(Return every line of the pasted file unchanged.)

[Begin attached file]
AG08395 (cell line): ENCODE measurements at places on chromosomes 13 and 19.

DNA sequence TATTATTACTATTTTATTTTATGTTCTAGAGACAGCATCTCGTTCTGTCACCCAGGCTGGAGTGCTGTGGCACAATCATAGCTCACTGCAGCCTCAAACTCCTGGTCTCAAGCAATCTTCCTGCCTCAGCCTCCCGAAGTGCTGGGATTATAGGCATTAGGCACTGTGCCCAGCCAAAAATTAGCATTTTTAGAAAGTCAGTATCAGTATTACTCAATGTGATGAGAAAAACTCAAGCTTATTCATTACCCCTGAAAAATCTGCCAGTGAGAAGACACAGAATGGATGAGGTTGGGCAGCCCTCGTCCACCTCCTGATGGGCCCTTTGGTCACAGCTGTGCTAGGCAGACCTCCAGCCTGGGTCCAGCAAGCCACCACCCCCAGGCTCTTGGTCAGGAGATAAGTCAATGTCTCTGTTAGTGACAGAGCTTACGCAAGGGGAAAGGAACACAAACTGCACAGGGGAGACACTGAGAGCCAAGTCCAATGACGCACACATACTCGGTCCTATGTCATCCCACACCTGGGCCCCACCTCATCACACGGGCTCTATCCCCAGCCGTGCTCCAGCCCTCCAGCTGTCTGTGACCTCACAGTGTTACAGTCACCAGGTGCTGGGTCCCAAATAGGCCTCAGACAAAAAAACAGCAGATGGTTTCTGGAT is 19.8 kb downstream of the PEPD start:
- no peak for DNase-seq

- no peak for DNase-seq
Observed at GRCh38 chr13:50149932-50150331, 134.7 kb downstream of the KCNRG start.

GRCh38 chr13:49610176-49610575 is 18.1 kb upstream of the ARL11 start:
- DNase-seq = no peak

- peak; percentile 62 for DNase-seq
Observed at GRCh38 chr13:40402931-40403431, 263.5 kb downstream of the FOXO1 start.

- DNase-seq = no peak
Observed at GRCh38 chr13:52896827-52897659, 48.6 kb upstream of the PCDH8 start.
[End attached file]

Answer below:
AG08395 (cell line): ENCODE measurements at places on chromosomes 13 and 19.

DNA sequence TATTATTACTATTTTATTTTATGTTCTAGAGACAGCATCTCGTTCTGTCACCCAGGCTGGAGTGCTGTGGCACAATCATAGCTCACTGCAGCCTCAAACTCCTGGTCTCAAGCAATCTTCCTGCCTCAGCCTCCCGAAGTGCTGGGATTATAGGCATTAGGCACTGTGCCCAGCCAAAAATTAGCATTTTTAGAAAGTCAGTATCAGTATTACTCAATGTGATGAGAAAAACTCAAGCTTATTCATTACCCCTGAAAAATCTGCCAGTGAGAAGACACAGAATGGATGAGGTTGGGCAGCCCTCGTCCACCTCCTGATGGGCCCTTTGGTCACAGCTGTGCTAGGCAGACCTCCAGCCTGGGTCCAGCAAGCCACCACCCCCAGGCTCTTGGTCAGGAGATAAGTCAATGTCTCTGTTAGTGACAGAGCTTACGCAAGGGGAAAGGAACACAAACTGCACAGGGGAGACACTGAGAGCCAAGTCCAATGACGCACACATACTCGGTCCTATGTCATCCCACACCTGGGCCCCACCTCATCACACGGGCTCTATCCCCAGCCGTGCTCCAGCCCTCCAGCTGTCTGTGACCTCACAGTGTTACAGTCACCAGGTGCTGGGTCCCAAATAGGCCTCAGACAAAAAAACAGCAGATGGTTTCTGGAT is 19.8 kb downstream of the PEPD start:
- no peak for DNase-seq

- no peak for DNase-seq
Observed at GRCh38 chr13:50149932-50150331, 134.7 kb downstream of the KCNRG start.

GRCh38 chr13:49610176-49610575 is 18.1 kb upstream of the ARL11 start:
- DNase-seq = no peak

- peak; percentile 62 for DNase-seq
Observed at GRCh38 chr13:40402931-40403431, 263.5 kb downstream of the FOXO1 start.

- DNase-seq = no peak
Observed at GRCh38 chr13:52896827-52897659, 48.6 kb upstream of the PCDH8 start.